His potty training fell directly in line with a family vacation to Florida.
I wouldn’t have planned it that way but the trip was an unexpected opportunity to see the ocean for the first time, which was my lifelong goal.
Optimistic that our potty training was going well enough to brave a 19-hour road trip, we packed up the Jeep and headed south at 4 o’clock in the morning with the baby carelessly sucking on a bottle in his carseat, and three-year old Connor in a pair of green and white Incredible Hulk undies.
I didn’t even pack pull-ups.
And I have no good argument for why I did that other than the whole trip was a learning experience.
Traveling across five states, we learned regional culture through gas station bathrooms — and it basically went the same way every time.
“Connor, do you need to go potty?”
He was never sure.
“Oh, well. Maybe.”
I made him stand in front of the potty until at least a few tinkles came out. We clapped at his accomplishment each time, and I was proud that he was still dry.
But there was no sign of number two.
At a gas station outside of Chattanooga, I stood beside him and suggested he sit on the potty this time. He shook his head.
"It's Thursday, Mommy.”
I looked at him, completely dumbfounded. He just shook his head again.
"I don't poop on Thursday."
He shrugged his shoulders like there was nothing he could do about it. It was apparently some kind of upper management decision.
First of all, it was a bright and sunny Tuesday afternoon. Second of all, I was upper management and recalled nothing about the institution of a no-poop Thursday.
“Well, it’s only Tuesday, so let’s just sit on the potty and try. Maybe you can go anyway.”
He shook his head with a hard no. I simultaneously nodded a hard yes, pulled down his pants, and stuck him on the toilet seat.
His feet kicked and his mouth formed the scream building up in his belly, which once released, ricocheted around the bathroom walls.
“No! I NO POOP ON THURSDAY!”
Expecting Tennessee child services to charge through the locked door, I pulled him off the pot and we marched back to the car without words. We arrived to Chattanooga where we planned to stay for the night, and drove right past one of my husband’s favorite places.
He slowed down. “Wonder what that Home Depot has?”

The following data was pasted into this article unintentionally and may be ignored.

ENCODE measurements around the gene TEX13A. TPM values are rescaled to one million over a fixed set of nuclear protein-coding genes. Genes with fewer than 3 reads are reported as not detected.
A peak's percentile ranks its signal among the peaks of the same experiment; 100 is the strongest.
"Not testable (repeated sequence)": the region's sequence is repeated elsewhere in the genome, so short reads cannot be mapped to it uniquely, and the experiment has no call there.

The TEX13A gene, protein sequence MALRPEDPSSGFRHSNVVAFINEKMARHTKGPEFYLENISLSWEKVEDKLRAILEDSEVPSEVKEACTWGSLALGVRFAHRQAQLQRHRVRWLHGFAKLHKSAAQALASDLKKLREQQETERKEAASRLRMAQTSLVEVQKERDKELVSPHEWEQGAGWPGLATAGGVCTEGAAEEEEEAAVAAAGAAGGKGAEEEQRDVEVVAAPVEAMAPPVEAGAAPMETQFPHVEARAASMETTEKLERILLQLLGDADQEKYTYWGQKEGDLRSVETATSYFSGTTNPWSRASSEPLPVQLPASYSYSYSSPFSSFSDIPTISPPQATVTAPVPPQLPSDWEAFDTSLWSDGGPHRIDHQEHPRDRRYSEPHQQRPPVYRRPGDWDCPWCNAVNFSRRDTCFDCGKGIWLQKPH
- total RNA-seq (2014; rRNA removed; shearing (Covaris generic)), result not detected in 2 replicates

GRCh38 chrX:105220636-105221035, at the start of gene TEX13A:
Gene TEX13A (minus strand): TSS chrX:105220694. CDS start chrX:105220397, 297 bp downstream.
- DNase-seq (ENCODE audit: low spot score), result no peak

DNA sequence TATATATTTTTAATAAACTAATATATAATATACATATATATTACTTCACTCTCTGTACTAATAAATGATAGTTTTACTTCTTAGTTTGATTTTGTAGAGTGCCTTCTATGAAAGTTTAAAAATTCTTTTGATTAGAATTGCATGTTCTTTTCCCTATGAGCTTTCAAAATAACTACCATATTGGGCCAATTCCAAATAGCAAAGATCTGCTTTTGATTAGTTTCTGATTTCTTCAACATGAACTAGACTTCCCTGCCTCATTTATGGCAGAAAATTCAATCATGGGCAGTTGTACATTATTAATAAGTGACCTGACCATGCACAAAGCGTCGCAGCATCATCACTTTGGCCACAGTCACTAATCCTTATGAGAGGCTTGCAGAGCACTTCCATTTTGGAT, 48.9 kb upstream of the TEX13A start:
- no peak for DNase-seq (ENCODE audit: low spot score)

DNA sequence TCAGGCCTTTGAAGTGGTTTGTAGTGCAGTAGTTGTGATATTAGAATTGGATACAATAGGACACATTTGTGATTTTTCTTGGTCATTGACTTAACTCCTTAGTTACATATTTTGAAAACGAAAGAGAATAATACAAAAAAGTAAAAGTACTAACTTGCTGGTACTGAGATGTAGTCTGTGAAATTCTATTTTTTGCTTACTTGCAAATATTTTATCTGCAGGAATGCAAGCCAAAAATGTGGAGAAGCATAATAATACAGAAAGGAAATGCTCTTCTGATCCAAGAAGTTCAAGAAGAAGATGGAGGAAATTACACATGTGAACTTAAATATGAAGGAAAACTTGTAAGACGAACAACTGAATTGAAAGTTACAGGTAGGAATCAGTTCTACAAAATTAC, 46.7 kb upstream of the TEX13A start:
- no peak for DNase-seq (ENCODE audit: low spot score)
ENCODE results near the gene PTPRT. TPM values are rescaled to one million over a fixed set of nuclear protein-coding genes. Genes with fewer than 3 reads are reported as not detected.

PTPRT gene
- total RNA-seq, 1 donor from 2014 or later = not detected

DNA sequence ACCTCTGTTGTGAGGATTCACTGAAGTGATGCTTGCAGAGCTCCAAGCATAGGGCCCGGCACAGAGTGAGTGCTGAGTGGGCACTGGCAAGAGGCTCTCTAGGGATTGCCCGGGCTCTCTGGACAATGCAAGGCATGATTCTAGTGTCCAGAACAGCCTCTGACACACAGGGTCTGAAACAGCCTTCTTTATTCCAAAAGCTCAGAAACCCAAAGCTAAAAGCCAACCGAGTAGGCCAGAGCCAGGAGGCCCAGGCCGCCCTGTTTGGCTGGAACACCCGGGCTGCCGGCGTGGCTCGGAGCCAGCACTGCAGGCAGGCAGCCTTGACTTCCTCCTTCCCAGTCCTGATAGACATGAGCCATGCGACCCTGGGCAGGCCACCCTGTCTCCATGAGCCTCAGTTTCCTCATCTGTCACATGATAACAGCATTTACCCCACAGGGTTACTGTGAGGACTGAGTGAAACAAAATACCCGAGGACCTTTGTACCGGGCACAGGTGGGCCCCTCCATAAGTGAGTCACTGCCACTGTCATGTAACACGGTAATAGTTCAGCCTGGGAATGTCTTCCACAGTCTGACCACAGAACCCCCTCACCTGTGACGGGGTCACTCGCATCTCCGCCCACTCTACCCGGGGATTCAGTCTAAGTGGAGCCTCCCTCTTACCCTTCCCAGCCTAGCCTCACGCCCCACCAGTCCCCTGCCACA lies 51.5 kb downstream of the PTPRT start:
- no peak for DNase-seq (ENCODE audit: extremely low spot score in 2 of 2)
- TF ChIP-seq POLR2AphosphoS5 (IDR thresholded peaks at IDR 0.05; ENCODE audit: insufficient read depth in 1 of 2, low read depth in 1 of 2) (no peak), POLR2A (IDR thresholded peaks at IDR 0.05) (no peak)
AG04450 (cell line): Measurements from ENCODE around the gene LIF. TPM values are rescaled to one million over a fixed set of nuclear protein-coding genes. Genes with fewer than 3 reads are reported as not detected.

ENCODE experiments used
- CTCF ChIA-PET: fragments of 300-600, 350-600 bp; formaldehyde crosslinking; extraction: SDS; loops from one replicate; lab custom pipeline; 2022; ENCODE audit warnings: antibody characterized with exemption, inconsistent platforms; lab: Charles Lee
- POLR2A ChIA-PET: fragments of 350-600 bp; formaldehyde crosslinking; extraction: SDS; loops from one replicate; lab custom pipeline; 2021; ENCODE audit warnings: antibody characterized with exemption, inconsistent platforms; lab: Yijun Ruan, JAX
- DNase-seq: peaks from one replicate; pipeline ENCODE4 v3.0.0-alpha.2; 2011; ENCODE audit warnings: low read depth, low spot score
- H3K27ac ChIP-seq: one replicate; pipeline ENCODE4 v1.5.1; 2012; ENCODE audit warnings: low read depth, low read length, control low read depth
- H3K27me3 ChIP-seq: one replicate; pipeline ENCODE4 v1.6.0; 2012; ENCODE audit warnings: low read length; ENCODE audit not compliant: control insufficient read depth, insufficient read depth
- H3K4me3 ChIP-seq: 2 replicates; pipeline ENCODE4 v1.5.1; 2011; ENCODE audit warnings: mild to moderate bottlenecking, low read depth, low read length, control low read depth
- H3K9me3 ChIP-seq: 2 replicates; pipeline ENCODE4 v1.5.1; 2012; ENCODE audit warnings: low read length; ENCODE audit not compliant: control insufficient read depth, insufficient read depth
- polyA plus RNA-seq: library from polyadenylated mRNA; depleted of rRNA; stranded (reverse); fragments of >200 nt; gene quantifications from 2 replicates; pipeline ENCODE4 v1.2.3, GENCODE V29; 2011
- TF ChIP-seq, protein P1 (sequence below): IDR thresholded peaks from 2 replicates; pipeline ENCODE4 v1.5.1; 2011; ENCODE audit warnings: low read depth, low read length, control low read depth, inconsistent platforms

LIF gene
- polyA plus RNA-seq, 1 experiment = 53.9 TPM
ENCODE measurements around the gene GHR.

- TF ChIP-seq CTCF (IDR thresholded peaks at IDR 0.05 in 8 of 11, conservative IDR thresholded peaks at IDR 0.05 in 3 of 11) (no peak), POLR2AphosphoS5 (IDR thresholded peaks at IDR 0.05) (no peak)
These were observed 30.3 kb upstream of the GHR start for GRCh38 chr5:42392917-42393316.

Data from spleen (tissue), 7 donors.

I shook my head at him.
“Probably the same stuff all the other ones have.”
“Except this one is in Tennessee.”
Turns out that was the only thing different about this Home Depot. It looked exactly like ours.
“Oh look,” I pointed out. “They have barbecue grills.”
Sarcasm (and overpriced restaurant food) is my love language.
Then it caught my eye.
On the other side, a row of toilets were elevated on a platform. Right smack in the middle, on the oversized king throne, I found my tiny son barely sitting on the edge with his pants around his knees.
“Oh no! That’s not a bathroom.”
My feet carried me across the store and suddenly the chaos of a Tuesday afternoon was silenced by my racing heart and utter fear that, after months of begging him to poop on the potty, my son was just about to crap in a display toilet in the middle of Home Depot.
I watched him sweetly wave to a few onlookers and then contort his face into what I was sure was a grunt.
“Connor!” I screamed. “It’s Thursday! It’s Thursday!”
The closer I got, the worse the smell was. I was unsure if I would just throw him over my shoulder and run out of the store never to be seen again, or if I would grab some things from the cleaning supply section and take care of the mess myself.
Then right there in the toilet section - next to the sign boasting new heated seat technology — a hallelujah chorus from above began to sing as I discovered his green and white Incredible Hulk undies still covering the lower half of his body.
And for the first time in the history of motherhood, I shouted from the rooftops.
“Praise the Lord! He pooped in his pants!”